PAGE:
Truehope/EMPowerplus Experience at Week Five
It’s been quite a while since I’ve done a Truehope/EMPowerplus update. I had planned on more of them, initially, but when nothing major happened, I didn’t have much to report. I have come to some conclusions about my Truehope/EMPowerplus (what is Truehope/EMPowerplus) experience at five weeks, however, so I’ll share them below.
Does Truehope EMPowerplus Do Anything?
It’s my opinion that the Truehope/EMPowerplus does do something. I’ve had enough of a reaction to the supplement to say that I believe it to be active, and not just a placebo. So I’d say if you’re going to use this stuff, you should be prepared for some reaction, even if it’s not the reaction that you want.
What Does Truehope/EMPowerplus Do?
Of course, this varies by person and this is only my experience. In my experience, according to my perception and my thorough mood tracking during this time:
- The supplement can cause hypomania and cycling (extremely rapidly for me)
- This supplement can increase anxiety
- This supplement can increases the perception of stress (goes along with anxiety)
- This supplement can destabilize mood in general possibly leading to a trend of more depression
- This supplement can increase energy
- This supplement can cause mid-night awakenings
As to what you might call physical side effects? Nothing that I noticed.
All of this is similar to what you would see with monotherapy with antidepressants (contraindicated) in bipolar disorder. Coincidence? I suspect not. Now, I can’t tell you why the Truehope/EMPowerplus supplement has caused these reactions in me, I can only say that it has.
This experience does go right along with what my psychiatrist has seen in other patients as well but his observed reactions were far more dramatic as the ones he has seen have been in people with bipolar I. (To remind you, he saw induction of bipolar mania and psychosis.) So, for me, mood stabilization isn’t necessarily a level 10 experience, but it certainly may be in others.
(No, I didn’t go off my drugs. In no way do I think you have to for a supplement to work. In fact, if there ever are studies on EMPowerplus, I can pretty much guarantee you, they won’t make people go off their psychotropic medications to take part.)
By the way, once I do go off of this, I’ll watch for a reversal in pattern, or a continuance in pattern and try to determine if the EMPowerplus was having any mood effect.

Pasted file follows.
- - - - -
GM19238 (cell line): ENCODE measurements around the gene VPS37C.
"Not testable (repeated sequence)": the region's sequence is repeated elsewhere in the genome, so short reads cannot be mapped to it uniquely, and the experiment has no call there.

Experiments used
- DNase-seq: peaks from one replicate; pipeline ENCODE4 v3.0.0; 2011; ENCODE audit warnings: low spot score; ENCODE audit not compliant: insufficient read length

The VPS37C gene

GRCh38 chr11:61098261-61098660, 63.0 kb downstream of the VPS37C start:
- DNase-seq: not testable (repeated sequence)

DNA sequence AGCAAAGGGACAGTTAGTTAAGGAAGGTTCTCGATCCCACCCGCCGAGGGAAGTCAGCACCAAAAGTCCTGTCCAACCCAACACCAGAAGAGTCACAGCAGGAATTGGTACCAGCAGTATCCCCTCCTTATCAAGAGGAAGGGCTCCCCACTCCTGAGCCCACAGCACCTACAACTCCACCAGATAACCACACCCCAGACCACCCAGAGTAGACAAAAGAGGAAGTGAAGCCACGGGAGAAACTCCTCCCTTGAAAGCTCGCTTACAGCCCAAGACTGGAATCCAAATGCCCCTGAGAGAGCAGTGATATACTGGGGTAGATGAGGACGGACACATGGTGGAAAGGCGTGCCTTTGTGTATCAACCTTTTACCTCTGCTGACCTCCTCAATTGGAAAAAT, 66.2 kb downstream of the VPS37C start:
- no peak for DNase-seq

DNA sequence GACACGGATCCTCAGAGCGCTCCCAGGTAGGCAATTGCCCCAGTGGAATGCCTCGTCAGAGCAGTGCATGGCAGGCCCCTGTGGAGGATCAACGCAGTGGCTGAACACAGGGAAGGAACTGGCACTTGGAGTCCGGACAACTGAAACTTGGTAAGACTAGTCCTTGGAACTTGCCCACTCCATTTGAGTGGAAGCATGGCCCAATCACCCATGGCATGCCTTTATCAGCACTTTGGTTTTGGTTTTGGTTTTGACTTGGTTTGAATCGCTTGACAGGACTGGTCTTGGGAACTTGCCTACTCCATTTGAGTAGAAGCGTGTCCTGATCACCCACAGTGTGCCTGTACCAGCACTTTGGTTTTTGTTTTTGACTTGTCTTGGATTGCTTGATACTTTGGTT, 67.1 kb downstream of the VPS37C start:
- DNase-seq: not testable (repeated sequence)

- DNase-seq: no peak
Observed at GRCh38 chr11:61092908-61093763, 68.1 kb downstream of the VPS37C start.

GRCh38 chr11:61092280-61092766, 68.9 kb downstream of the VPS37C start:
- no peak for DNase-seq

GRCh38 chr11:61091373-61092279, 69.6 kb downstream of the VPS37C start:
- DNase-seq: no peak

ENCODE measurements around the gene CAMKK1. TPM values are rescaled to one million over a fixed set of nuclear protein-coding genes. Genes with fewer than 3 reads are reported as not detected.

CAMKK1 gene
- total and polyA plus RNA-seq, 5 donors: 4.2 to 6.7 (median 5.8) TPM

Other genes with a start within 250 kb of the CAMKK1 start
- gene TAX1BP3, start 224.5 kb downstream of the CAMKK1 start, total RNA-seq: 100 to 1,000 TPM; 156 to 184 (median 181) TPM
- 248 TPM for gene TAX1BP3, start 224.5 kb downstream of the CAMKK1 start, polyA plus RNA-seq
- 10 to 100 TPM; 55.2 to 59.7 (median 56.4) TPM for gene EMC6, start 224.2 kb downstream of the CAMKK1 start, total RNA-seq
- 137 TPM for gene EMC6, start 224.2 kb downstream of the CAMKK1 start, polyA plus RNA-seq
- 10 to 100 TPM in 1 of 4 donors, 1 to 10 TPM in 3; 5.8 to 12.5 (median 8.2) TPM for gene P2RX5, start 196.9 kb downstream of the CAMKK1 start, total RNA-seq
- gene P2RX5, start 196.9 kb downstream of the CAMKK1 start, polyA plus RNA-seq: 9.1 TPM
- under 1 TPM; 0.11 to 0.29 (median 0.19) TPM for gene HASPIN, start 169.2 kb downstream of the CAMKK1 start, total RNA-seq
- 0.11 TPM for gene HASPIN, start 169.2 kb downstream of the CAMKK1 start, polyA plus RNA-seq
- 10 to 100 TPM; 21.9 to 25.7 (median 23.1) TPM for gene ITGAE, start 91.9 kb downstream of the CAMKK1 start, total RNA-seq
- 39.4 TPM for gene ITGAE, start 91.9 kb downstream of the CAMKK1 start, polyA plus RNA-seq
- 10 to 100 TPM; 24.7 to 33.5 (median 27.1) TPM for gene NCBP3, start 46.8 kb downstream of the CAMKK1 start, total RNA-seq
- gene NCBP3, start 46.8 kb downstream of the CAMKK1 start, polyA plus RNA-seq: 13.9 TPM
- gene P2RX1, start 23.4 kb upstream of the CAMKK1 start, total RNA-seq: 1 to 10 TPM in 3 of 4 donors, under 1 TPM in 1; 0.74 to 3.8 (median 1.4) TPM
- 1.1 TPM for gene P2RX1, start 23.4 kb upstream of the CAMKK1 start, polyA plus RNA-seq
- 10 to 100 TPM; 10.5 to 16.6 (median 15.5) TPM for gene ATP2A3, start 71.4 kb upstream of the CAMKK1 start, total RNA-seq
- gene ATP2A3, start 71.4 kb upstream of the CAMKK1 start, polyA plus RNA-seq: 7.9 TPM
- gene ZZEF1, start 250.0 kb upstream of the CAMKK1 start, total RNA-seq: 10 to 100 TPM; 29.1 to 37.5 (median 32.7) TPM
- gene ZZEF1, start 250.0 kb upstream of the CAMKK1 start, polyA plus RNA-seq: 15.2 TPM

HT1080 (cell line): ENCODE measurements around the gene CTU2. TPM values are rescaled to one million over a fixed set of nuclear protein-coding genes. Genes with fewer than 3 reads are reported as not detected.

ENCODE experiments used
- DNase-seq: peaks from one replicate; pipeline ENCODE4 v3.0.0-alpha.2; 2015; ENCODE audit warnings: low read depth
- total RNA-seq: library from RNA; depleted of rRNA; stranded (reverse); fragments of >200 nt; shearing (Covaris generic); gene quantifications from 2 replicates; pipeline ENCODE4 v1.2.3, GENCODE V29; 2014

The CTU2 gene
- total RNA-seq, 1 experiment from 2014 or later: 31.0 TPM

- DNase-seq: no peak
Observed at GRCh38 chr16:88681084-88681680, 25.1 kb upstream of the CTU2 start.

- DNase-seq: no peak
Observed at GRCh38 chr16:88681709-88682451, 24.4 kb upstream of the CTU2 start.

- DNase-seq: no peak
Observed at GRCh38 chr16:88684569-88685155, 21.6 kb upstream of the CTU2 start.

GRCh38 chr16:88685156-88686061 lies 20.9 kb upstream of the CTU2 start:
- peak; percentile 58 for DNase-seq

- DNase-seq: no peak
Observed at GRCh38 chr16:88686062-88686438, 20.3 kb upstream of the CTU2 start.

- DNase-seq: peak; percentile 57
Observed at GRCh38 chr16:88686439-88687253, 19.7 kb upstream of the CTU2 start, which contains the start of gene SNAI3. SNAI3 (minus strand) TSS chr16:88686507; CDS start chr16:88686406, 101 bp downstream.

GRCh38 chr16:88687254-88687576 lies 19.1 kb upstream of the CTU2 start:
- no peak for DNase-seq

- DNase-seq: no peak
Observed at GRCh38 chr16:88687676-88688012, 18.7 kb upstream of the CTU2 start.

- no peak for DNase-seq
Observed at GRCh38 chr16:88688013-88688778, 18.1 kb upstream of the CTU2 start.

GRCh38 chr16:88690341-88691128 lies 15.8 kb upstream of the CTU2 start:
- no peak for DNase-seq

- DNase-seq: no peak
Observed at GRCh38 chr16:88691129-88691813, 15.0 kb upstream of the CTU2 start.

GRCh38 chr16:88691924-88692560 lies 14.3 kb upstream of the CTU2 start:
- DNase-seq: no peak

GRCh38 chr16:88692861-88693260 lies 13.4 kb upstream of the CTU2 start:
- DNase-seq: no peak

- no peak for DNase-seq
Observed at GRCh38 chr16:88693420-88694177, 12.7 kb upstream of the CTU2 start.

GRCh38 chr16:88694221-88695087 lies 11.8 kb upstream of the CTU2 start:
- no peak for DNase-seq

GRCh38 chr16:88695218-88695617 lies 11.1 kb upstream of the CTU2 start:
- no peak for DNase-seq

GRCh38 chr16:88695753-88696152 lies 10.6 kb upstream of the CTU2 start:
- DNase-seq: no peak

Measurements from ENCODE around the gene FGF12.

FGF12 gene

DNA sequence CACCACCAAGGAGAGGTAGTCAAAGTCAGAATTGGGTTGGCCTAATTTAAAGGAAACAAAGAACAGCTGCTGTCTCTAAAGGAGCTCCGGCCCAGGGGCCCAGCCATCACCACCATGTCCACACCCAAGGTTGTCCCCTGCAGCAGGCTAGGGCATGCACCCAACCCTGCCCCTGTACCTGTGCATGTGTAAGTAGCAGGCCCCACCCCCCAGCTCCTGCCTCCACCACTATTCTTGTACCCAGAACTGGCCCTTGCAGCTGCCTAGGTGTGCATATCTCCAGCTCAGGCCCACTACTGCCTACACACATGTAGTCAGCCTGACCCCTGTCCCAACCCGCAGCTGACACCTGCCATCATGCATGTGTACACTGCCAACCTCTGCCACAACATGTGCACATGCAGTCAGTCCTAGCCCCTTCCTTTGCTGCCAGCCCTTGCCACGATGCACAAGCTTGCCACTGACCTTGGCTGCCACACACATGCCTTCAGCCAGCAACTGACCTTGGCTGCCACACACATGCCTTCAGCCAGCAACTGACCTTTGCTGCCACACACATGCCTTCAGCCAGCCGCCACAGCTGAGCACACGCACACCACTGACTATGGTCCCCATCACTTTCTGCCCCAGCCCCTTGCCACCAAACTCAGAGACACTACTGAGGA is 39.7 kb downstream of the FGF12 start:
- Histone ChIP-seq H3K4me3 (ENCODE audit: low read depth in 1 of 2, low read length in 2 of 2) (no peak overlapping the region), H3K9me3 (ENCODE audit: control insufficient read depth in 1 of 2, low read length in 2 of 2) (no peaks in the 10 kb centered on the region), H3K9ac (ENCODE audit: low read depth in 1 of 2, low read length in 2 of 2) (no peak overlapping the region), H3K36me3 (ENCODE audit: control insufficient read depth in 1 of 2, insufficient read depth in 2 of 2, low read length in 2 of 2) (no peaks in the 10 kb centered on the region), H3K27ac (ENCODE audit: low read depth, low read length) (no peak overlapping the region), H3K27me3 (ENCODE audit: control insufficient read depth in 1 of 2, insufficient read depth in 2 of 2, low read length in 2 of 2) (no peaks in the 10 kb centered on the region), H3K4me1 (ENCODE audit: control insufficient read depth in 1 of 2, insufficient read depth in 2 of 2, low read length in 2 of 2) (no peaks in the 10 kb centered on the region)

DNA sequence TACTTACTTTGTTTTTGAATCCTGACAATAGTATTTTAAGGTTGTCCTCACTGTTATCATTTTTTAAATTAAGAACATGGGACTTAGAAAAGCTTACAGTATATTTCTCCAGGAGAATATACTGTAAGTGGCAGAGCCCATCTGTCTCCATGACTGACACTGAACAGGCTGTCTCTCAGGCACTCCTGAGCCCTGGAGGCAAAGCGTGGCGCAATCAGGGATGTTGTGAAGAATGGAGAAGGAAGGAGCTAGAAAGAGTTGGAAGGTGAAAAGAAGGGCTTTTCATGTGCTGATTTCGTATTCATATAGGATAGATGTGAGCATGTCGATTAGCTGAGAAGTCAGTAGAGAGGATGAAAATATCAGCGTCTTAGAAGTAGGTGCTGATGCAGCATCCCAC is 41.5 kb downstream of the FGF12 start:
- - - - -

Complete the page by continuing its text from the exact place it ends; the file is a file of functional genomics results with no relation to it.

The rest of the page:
Do I Recommend Truehope/EMPowerplus?
I didn’t recommend this product when I started taking it and, for so many reasons, I still don’t (although, keep in mind, I’m not in the habit of recommending anything). Some things I hate about it:
- No double-blind, placebo controlled studies (evidence) of effectiveness
- They insist people get off their psychiatric medication
- I consider their documentation to be misleading, burgeoning on outright lying (I plan on another article on this)
- No one knows exactly knows the amounts of what’s in the stuff
- No Food and Drug Administration (or other) regulation or assurance of ingredients or quality
What I like about it? Very little. The lack of side effects is nice, but it’s probably not worth it for many considering the possibility of the destabilization of mood.
I actually consider this stuff and the company dangerous. I actually think that people who take the supplement and follow their advice to be in real danger of a very bad mood outbreak. That being said, that’s just my opinion, so take that for what you feel it’s worth.
In the long and short of it, it didn’t work for me. Your mileage may vary.
* In an aside that a few people may care about: initially I purchased the product off their website but after talking to the CEO, he refunded my purchase price. I didn’t request this but I didn’t refuse it either.
About Natasha Tracy
Natasha Tracy is an award-winning writer, speaker and consultant from the Pacific Northwest. She has been living with bipolar disorder for 18 years and has written more than 1000 articles on the subject.